ITRS 2010: A More-than-Moore Roadmap?


The 2010 Update to the International Technology Roadmap for Semiconductors (ITRS) was released in late December. While the major ITRS revisions are released in odd years (the next one is due in December 2011), the 2010 Update contains many important indicators of where the technology is going—including serious consideration as to whether a formal roadmap should be constructed according to the More-than-Moore trend, i.e. adding functionalities not associated with transistor scaling to increase device value (Figure 1).

Figure 1: The combined need for digital and non-digital functionalities in an integrated system is translated as a dual trend in the ITRS: miniaturization of the digital functions ("More Moore") and functional diversification ("More-than-Moore").

Such a roadmap would be incorporated into the ITRS, helping researchers to better focus efforts, allowing the global community to benefit from pre-competitive cooperation and further fueling semiconductor industry growth:

  • Guide the research effort worldwide;
  • Synchronize the technology development and the timely availability of manufacturing tools and methods;
  • Increase the resource efficiency through focus;
  • Promote market growth and job creation.

A recent white paper summarizes the first-pass considerations of a More-than-Moore roadmap. The paper notes that the two technologies work together, with More Moore constituting the digital processing center of systems and More-than-More enabling interaction with the outside world. As such, More-than-Moore devices transducer physical signals (electromagnetic, mechanic, chemical, or biologic parameters) to electrical signals.

The ITRS defines the preconditions for world-wide technology roadmapping as:

  • Progress of the underlying technology is defined by a figure of merit (FOM), whose value continuously increases or decreases;
  • A majority of key industry players agree on the FOM (the law of expected progress);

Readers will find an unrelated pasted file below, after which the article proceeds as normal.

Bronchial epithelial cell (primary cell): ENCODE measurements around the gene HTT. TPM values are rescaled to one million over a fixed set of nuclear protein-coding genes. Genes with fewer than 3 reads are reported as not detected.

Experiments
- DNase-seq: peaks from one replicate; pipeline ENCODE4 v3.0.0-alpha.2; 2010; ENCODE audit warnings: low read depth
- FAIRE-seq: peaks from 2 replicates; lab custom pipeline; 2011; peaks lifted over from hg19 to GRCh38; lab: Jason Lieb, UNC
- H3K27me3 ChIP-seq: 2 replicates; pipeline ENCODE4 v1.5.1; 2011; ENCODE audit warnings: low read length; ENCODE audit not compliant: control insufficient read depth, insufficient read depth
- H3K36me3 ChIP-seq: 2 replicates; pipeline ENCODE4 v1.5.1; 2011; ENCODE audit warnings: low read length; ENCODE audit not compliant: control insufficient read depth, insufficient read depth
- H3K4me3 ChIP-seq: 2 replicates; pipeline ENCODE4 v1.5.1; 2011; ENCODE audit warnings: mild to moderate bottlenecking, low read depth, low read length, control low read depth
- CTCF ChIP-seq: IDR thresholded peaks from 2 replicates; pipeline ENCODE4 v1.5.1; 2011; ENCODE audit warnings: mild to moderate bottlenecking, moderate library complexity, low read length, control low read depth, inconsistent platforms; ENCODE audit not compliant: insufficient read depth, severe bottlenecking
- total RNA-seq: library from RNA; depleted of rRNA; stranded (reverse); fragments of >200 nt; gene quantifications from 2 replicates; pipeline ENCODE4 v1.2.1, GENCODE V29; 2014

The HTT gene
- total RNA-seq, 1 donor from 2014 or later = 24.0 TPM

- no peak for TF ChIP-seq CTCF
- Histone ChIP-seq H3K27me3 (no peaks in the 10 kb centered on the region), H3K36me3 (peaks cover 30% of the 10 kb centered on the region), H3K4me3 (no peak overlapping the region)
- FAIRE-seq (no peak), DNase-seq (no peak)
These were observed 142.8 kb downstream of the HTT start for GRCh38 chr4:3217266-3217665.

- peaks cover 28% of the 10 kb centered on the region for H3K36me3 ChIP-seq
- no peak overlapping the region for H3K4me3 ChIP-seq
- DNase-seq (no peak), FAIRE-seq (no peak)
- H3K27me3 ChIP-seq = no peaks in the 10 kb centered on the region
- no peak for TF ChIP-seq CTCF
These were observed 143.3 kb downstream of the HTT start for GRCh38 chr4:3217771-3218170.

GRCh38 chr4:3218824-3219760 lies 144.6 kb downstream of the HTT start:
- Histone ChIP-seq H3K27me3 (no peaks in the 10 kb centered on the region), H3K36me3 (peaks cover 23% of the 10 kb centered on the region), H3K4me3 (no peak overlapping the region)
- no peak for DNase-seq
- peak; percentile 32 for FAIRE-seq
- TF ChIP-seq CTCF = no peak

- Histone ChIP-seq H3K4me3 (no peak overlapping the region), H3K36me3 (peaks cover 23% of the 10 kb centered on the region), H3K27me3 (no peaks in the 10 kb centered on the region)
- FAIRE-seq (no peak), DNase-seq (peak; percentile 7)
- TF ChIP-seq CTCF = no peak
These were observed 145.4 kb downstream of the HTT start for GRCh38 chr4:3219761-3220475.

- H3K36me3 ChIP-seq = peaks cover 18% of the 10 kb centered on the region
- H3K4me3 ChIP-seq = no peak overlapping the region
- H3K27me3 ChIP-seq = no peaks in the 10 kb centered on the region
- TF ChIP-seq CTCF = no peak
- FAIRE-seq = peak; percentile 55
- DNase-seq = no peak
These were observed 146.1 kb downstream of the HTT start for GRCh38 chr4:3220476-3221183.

• Sufficient potential market exists to warrant pre-competitive effort (wide applicability of technology);
  • Willingness to share technology development and roadmapping;
  • Existence of a community of players and a value chain.

To determine which More-than-Moore building blocks would be amenable to roadmapping, the ITRS committee suggests evaluating whether the above criteria are met, then identify the technologies and devices already covered by the ITRS (such as RF) and other roadmaps, and then identify the tools and processes specifically used to fabricate those devices.

Figure 2: Example of an application matrix linking societal needs and market segments.

More-than-Moore applies to many different societal needs across health and wellness, transport and mobility, security and safety, energy and environment, and communication and e-society (including infotainment). These societal needs can be linked to markets (Figure 2) and the devices serving those markets. To see if these devices lend themselves to roadmapping efforts, the same analysis is performed to see if the figure of merit, agreement on expected process, etc., can be met. For instance, one More-than-Moore area that is already part of the roadmap is the chapter on radio frequency (RF) and analog-mixed signal technologies for wireless communications. Next, the markets, devices and functions are analyzed to see where common functions exist to serve different devices and markets. Where sufficient markets exist and a clear figure of merit can be identified and tracked, the roadmap can be put into place.

Finally, the ITRS committee recognizes existing roadmaps and plans to not duplicate efforts. The white paper highlights three examples in optoelectronics: MELARI published a roadmap in the late 1990s, the European Technology Platform PHOTONICS21 published a Strategic Research Agenda in 2006, and the European project MONA published a roadmap looking specifically on the impact of nanotechnologies in optics in 2009.

For more details, see the ESH and Factory Integration chapters of the ITRS at — Katherine Derbyshire, contributing editor

Solid State Technology | Volume 54 | Issue 3 | March 2011

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